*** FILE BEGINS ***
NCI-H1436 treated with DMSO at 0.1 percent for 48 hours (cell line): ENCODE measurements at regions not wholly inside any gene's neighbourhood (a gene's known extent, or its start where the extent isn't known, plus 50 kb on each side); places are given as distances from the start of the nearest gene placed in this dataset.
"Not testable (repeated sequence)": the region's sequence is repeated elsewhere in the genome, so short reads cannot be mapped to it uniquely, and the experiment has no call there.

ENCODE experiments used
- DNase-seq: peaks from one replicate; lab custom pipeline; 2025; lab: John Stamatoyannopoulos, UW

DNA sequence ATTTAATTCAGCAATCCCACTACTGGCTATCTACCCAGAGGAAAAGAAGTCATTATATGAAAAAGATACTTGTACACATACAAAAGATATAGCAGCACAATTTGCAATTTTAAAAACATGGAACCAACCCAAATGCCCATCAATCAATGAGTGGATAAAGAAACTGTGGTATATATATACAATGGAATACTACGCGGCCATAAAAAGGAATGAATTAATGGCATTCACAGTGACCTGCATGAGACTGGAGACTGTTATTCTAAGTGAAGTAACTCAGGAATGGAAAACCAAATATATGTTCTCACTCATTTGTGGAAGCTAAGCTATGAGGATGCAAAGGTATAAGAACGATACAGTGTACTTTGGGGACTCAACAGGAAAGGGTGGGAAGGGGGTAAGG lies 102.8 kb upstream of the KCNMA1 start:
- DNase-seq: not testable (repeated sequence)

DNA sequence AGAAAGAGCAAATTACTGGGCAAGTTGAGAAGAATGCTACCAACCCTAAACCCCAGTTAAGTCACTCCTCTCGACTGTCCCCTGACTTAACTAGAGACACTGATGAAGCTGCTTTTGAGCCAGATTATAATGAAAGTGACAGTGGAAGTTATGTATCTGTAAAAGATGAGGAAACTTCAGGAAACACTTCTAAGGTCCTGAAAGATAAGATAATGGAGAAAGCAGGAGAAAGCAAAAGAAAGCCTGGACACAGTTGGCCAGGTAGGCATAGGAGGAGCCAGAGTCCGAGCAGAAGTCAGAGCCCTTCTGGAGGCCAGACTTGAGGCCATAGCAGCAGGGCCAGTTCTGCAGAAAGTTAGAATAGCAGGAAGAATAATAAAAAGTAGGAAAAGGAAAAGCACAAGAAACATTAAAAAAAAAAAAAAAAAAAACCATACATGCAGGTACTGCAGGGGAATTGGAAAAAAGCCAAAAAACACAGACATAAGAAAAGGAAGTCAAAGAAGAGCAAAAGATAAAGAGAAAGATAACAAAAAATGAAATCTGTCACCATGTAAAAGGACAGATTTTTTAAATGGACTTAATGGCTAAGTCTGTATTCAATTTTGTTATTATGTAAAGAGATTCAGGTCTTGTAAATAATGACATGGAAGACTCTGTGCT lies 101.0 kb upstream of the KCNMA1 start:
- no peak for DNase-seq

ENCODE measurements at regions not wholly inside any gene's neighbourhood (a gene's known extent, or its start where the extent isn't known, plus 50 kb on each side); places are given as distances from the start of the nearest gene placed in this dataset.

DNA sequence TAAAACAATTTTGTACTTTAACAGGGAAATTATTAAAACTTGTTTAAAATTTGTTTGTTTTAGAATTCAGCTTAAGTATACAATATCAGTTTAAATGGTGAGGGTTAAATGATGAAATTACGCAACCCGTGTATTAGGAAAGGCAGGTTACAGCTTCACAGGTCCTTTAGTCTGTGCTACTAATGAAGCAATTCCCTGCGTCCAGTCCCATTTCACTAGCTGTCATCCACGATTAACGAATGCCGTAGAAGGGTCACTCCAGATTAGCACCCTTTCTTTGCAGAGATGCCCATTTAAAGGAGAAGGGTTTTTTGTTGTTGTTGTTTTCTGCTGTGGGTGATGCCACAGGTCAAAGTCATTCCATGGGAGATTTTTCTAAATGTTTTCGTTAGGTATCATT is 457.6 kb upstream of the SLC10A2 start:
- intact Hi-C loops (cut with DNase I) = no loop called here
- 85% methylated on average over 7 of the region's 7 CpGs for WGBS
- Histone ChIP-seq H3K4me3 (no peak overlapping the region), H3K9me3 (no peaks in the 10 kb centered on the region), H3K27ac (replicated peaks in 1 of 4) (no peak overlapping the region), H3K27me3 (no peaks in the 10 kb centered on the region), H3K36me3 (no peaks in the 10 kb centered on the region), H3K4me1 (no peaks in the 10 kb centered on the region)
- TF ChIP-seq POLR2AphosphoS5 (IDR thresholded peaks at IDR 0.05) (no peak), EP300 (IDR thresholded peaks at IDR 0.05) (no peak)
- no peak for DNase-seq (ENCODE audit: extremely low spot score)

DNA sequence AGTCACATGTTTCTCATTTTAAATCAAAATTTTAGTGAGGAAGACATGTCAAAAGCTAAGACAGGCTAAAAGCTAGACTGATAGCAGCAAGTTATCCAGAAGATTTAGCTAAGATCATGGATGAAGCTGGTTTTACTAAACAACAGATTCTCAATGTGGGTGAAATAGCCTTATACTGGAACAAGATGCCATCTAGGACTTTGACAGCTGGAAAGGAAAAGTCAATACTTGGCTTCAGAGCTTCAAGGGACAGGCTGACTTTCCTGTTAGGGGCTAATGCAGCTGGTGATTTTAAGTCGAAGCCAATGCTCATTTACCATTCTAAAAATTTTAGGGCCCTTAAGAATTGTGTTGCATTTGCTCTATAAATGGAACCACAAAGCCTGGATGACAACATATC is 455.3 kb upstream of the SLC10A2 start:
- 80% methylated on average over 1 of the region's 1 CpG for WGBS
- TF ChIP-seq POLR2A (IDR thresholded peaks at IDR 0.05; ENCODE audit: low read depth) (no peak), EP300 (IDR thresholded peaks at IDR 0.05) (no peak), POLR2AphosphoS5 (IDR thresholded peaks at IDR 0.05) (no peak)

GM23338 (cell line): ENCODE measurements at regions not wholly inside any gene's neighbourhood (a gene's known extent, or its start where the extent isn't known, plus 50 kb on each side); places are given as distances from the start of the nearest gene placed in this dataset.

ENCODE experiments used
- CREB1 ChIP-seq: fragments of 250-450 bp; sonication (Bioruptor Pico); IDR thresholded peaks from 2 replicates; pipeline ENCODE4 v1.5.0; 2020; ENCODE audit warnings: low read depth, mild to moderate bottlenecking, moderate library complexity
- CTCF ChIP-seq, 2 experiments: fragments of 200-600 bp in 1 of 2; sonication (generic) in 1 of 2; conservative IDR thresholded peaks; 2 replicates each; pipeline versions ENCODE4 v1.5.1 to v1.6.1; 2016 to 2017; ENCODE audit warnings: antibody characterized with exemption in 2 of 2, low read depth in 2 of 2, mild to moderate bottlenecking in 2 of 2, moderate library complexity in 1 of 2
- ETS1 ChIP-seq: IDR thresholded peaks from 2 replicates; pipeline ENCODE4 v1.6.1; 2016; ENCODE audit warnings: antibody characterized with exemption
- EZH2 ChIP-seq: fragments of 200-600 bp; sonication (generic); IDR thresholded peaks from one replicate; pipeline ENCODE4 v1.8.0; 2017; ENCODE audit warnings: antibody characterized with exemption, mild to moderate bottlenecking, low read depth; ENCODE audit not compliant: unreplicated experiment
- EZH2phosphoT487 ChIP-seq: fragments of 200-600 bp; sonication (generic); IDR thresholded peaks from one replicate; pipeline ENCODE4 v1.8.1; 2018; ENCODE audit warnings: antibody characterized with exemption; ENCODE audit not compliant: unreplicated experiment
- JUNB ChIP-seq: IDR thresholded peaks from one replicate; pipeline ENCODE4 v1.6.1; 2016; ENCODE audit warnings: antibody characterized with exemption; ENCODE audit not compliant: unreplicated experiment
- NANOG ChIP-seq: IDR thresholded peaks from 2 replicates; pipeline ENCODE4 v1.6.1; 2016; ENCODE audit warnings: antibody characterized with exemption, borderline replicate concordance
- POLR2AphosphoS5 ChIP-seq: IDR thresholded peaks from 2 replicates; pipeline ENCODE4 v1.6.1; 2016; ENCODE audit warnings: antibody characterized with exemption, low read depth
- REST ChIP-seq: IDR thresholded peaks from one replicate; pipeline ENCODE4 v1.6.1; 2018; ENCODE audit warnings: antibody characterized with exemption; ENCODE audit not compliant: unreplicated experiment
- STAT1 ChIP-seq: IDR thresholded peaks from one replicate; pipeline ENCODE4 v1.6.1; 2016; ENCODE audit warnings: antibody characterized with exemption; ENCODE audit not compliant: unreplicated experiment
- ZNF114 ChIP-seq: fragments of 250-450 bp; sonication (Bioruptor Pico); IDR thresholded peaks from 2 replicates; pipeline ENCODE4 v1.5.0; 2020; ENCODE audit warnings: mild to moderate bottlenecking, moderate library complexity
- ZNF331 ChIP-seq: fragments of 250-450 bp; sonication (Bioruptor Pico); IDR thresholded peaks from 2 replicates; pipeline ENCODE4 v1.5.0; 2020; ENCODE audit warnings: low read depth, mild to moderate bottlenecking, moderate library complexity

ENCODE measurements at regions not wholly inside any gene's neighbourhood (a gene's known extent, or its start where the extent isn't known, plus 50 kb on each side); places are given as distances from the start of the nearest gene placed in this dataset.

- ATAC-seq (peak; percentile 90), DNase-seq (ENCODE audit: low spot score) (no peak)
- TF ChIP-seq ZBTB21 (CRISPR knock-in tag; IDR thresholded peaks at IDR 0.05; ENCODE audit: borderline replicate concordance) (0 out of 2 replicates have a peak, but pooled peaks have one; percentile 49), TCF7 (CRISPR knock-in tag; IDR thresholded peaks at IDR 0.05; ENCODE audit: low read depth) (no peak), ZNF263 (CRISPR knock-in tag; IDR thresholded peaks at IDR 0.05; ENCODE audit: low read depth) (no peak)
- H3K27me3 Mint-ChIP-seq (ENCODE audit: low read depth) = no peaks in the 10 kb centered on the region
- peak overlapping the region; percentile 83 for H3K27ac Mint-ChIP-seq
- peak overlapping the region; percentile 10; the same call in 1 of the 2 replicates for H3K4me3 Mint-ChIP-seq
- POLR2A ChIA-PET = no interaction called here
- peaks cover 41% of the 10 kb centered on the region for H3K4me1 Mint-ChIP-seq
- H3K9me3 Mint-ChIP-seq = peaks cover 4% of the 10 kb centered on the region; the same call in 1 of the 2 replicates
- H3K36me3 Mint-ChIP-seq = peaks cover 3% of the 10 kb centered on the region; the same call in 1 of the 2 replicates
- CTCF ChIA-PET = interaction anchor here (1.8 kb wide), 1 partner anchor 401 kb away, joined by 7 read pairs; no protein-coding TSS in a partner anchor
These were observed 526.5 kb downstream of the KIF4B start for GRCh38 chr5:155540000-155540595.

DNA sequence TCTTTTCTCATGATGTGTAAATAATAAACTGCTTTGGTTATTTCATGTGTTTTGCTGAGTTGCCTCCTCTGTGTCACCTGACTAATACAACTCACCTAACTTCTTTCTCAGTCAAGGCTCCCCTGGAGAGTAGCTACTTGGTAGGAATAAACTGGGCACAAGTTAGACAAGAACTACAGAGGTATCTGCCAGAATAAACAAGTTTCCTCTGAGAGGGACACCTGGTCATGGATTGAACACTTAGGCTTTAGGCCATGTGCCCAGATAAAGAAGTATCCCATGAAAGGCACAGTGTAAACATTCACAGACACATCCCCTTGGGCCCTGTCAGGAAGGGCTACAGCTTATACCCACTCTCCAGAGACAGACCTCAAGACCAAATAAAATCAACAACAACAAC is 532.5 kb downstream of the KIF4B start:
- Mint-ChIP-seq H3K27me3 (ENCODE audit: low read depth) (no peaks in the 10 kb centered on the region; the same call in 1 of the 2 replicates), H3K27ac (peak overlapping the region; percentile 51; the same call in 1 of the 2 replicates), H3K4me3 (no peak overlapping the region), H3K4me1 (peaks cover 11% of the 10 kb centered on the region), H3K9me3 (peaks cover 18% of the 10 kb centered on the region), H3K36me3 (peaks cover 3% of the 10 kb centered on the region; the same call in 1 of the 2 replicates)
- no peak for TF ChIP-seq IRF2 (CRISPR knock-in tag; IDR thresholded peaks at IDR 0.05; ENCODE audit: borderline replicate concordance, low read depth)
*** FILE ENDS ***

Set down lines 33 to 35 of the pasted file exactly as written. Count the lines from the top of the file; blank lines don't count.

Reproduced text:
ENCODE measurements at regions not wholly inside any gene's neighbourhood (a gene's known extent, or its start where the extent isn't known, plus 50 kb on each side); places are given as distances from the start of the nearest gene placed in this dataset.

- ATAC-seq (peak; percentile 90), DNase-seq (ENCODE audit: low spot score) (no peak)
- TF ChIP-seq ZBTB21 (CRISPR knock-in tag; IDR thresholded peaks at IDR 0.05; ENCODE audit: borderline replicate concordance) (0 out of 2 replicates have a peak, but pooled peaks have one; percentile 49), TCF7 (CRISPR knock-in tag; IDR thresholded peaks at IDR 0.05; ENCODE audit: low read depth) (no peak), ZNF263 (CRISPR knock-in tag; IDR thresholded peaks at IDR 0.05; ENCODE audit: low read depth) (no peak)